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U.S. names new Iraqi minister charged with improving security

SPECIAL TO WORLD TRIBUNE.COM
Wednesday, April 14, 2004

BAGHDAD The United States has named a new interior minister for Iraq whose first aim would be to help improve the nation's security forces.

Coalition Provisional Authority administrator Paul Bremer has named Samir Sumaydah as the new interior minister. Sumaydah has been a member of the interim Iraqi Governing Council.

Sumaydah replaced Interior Minister Nuri Badran, who resigned last week amid criticism of the performance of the Iraqi police during the Shi'ite rebellion. Badran was blamed for the failure of police and Iraqi Civil Defense Corps to resist militia attacks in such Shi'ite cities as Karbala, Kut, Najaf and Nasseriya. In some cases, Iraqi policemen joined the Shi'ite insurgents, Middle East Newsline reported.

"We've clearly showed some weaknesses here in the last couple of weeks," Lt. Gen. Ricardo Sanchez, head of the U.S.-led coalition, said. "And we are retackling the problem with greater intensity to identify what leadership has to be built, and that will be all the way from the national level down to the local level."

Sanchez said the United States has accelerated the effort to increase training of the army and police and planned to complete such an infrastructure by May. He said the effort was to have also included accelerated procurement of weapons.

"What we have had to do, obviously, because of the challenges that pose themselves now, is to go back and reassess some of the training strategies that we've been employing, clearly look at the leadership development and training that has been put into place," Sanchez said. "But more importantly, I think, we've got to make sure that we are mentoring and training these security forces after they have gone through their initial training and give them the mentorship and the supervision necessary for them to be credible and capable once they're fielded."

U.S. officials said Iraqi military troops also refused orders to help U.S. Marines recapture Faluja. They said an Iraqi army battalion returned to Baghdad after the convoy came under fire from Shi'ite insurgents.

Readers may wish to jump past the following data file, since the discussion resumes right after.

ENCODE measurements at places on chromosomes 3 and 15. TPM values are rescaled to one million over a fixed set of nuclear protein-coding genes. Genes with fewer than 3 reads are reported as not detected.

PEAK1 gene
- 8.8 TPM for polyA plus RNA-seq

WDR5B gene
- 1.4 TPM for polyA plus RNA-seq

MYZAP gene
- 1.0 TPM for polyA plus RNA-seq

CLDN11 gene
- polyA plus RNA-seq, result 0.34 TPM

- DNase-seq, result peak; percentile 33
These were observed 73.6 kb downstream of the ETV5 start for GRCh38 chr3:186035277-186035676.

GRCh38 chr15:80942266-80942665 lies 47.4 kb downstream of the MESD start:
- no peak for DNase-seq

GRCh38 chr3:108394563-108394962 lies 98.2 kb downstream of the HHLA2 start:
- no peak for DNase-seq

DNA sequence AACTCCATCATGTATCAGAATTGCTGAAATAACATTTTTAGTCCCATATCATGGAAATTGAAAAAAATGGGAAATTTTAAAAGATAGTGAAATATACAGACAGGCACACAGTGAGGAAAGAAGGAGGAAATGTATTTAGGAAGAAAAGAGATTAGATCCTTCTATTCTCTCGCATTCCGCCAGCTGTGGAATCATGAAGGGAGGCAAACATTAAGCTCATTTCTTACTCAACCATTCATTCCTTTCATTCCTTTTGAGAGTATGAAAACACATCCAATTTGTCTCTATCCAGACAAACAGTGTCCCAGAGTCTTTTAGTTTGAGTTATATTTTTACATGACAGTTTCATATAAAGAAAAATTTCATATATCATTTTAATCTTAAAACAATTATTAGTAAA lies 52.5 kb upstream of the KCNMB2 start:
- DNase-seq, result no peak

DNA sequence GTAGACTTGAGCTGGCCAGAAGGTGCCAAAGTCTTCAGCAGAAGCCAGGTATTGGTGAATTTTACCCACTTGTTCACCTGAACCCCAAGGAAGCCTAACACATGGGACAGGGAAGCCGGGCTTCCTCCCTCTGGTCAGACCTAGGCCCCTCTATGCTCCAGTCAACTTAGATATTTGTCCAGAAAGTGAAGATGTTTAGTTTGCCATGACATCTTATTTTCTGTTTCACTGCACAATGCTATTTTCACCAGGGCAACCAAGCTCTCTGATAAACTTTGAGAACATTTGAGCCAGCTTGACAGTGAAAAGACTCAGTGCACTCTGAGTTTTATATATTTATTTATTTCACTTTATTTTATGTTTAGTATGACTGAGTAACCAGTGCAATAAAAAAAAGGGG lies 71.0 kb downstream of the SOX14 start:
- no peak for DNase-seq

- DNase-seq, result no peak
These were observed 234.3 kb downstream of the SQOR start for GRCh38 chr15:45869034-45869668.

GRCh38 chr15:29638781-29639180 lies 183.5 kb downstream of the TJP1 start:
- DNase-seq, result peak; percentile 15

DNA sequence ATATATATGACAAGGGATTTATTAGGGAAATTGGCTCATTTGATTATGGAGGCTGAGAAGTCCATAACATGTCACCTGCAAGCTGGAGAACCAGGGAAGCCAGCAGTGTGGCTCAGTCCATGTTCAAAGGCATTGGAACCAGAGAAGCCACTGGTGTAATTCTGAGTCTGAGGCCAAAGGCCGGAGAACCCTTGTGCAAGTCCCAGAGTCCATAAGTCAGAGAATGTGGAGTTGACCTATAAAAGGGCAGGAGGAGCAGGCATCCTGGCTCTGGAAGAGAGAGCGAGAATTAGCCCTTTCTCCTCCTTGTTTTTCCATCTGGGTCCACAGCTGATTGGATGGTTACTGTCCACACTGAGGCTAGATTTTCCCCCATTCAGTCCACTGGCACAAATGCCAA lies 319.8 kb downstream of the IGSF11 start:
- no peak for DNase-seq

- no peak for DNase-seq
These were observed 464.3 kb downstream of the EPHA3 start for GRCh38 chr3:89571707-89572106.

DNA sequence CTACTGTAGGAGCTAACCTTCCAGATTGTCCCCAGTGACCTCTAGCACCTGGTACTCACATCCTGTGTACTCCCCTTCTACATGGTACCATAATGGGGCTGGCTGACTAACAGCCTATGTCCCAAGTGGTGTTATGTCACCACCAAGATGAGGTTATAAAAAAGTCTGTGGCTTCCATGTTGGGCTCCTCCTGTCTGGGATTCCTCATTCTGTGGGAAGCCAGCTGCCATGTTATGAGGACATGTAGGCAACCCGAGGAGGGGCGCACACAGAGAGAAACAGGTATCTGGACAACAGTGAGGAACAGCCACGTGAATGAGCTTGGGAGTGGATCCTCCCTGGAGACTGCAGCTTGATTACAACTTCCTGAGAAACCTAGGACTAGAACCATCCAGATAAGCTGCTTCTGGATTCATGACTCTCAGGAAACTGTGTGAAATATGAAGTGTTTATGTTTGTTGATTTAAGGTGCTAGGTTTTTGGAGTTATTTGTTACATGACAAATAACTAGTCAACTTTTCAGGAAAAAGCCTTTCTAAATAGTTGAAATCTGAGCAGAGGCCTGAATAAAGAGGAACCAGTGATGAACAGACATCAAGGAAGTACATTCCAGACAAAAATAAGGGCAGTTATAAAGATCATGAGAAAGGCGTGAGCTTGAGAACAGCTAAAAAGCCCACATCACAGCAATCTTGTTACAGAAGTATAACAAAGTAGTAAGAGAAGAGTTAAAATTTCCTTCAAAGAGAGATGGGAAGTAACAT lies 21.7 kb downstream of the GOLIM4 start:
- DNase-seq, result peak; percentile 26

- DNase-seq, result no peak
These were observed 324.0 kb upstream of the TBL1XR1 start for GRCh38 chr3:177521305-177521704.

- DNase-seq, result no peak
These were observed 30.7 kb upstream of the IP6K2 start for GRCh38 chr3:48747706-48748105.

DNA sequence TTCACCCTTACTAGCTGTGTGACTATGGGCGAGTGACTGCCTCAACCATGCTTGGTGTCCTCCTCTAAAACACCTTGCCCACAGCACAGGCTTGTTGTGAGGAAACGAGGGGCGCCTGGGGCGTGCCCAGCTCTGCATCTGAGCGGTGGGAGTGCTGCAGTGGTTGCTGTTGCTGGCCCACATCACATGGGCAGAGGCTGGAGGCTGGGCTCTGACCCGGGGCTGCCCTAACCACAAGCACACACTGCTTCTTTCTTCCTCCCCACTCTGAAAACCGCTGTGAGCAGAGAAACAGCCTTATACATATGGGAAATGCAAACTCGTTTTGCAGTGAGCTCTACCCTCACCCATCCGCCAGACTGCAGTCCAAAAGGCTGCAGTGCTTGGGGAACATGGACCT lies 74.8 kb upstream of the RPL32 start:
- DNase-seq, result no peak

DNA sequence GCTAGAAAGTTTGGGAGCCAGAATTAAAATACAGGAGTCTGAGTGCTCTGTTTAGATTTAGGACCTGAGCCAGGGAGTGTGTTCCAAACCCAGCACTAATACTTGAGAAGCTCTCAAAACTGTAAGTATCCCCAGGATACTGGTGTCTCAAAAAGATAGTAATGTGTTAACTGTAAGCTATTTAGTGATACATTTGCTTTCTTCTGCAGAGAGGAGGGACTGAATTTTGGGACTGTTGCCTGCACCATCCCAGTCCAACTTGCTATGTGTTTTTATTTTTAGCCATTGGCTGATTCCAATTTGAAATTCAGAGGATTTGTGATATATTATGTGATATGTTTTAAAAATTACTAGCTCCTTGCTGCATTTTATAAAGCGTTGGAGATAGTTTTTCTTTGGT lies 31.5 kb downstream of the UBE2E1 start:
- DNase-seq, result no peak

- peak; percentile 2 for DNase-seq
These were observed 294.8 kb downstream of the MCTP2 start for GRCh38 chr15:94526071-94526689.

"In the south, a number of units, both in the police force and also in the ICDC, did not stand up to the intimidators of the forces of Sadr's militia and that was a great disappointment to us," U.S. Central Command chief Gen. John Abizaid said on Monday. "With regard to the new Iraqi army, I think we can look for better performance in the future once we get a well-established Iraqi chain of command."

Iraqi military commanders did not press their troops to continue on to Faluja. Officials said that up to 25 percent of the Iraqi military and security forces have been deemed as unreliable, with many of them no longer reporting for duty.

"What has happened is that the Iraqi police who were recruited and trained by the coalition and trained in Jordan and other places have mostly disappeared or surrendered or joined the people who have taken over their stations," Iraqi Governing Council member Ahmad Chalabi said in an interview with the New York-based Council on Foreign Relations. "There has been very little opposition to the action of the armed people who attacked."

On Monday, the CPA and Iraqi officials continued negotiations with insurgents in Falujah and southern Iraq. Officials said about 70 U.S. and coalition soldiers were killed in the revolt since April 1, with enemy casualties about 10 times higher.

Bremer also appointed Muwafaq Al Rubaie as Iraq's national security adviser. Al Rubaie, already a member of the Governing Council, occupied a newly-created position that would advise the Governing Council on both military and security issues.


Copyright 2004 East West Services, Inc.

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